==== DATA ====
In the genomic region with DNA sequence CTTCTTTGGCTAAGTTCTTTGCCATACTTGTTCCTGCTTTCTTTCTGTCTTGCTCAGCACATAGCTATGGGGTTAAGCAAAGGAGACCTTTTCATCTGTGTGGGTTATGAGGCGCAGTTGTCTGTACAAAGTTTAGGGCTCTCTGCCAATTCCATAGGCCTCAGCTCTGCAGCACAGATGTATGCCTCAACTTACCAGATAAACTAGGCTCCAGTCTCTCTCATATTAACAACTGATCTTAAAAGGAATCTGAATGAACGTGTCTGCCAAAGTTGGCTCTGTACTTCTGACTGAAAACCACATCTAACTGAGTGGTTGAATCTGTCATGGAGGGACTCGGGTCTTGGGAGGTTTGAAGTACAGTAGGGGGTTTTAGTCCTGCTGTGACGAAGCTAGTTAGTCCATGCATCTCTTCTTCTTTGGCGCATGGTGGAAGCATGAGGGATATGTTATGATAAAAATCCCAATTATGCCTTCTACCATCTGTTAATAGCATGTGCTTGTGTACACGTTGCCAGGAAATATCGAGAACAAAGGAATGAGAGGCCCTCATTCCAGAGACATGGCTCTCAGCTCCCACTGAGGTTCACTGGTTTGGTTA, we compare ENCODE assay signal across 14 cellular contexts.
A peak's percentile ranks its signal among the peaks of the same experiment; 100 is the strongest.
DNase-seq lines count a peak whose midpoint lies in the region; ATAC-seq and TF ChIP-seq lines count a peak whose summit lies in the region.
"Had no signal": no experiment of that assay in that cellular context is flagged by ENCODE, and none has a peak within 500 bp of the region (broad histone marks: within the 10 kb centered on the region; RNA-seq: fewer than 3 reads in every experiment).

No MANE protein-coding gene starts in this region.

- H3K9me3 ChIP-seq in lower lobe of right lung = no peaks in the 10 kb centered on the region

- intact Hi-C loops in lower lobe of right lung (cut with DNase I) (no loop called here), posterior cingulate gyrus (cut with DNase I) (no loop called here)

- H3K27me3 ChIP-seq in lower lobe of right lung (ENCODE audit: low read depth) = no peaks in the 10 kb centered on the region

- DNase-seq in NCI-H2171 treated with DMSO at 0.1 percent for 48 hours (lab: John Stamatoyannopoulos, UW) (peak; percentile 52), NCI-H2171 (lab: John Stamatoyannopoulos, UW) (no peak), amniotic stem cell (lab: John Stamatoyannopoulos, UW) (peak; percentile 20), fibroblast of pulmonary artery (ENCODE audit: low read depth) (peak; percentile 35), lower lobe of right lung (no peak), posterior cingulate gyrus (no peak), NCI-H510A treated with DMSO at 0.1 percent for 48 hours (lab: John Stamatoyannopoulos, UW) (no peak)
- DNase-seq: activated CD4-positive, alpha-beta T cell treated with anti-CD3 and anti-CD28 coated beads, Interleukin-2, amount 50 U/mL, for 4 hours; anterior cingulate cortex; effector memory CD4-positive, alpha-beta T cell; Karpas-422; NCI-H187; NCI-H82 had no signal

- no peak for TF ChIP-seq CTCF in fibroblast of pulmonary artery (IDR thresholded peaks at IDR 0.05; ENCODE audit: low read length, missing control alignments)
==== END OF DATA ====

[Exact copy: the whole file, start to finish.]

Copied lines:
In the genomic region with DNA sequence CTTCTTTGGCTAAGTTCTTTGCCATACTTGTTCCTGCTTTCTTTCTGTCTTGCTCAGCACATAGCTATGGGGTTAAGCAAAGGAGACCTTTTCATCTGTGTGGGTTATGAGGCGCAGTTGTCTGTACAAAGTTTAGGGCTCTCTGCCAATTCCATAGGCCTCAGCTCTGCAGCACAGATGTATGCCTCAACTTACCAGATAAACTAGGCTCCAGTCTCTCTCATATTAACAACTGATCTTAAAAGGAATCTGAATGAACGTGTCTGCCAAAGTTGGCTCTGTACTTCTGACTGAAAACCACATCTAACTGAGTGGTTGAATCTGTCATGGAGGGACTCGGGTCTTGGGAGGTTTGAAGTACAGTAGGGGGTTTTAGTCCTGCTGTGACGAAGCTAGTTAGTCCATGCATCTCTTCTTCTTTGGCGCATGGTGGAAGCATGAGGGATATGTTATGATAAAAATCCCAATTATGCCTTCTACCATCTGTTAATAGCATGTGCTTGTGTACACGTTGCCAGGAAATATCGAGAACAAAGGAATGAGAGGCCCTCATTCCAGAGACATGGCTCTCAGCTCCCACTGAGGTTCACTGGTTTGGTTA, we compare ENCODE assay signal across 14 cellular contexts.
A peak's percentile ranks its signal among the peaks of the same experiment; 100 is the strongest.
DNase-seq lines count a peak whose midpoint lies in the region; ATAC-seq and TF ChIP-seq lines count a peak whose summit lies in the region.
"Had no signal": no experiment of that assay in that cellular context is flagged by ENCODE, and none has a peak within 500 bp of the region (broad histone marks: within the 10 kb centered on the region; RNA-seq: fewer than 3 reads in every experiment).

No MANE protein-coding gene starts in this region.

- H3K9me3 ChIP-seq in lower lobe of right lung = no peaks in the 10 kb centered on the region

- intact Hi-C loops in lower lobe of right lung (cut with DNase I) (no loop called here), posterior cingulate gyrus (cut with DNase I) (no loop called here)

- H3K27me3 ChIP-seq in lower lobe of right lung (ENCODE audit: low read depth) = no peaks in the 10 kb centered on the region

- DNase-seq in NCI-H2171 treated with DMSO at 0.1 percent for 48 hours (lab: John Stamatoyannopoulos, UW) (peak; percentile 52), NCI-H2171 (lab: John Stamatoyannopoulos, UW) (no peak), amniotic stem cell (lab: John Stamatoyannopoulos, UW) (peak; percentile 20), fibroblast of pulmonary artery (ENCODE audit: low read depth) (peak; percentile 35), lower lobe of right lung (no peak), posterior cingulate gyrus (no peak), NCI-H510A treated with DMSO at 0.1 percent for 48 hours (lab: John Stamatoyannopoulos, UW) (no peak)
- DNase-seq: activated CD4-positive, alpha-beta T cell treated with anti-CD3 and anti-CD28 coated beads, Interleukin-2, amount 50 U/mL, for 4 hours; anterior cingulate cortex; effector memory CD4-positive, alpha-beta T cell; Karpas-422; NCI-H187; NCI-H82 had no signal

- no peak for TF ChIP-seq CTCF in fibroblast of pulmonary artery (IDR thresholded peaks at IDR 0.05; ENCODE audit: low read length, missing control alignments)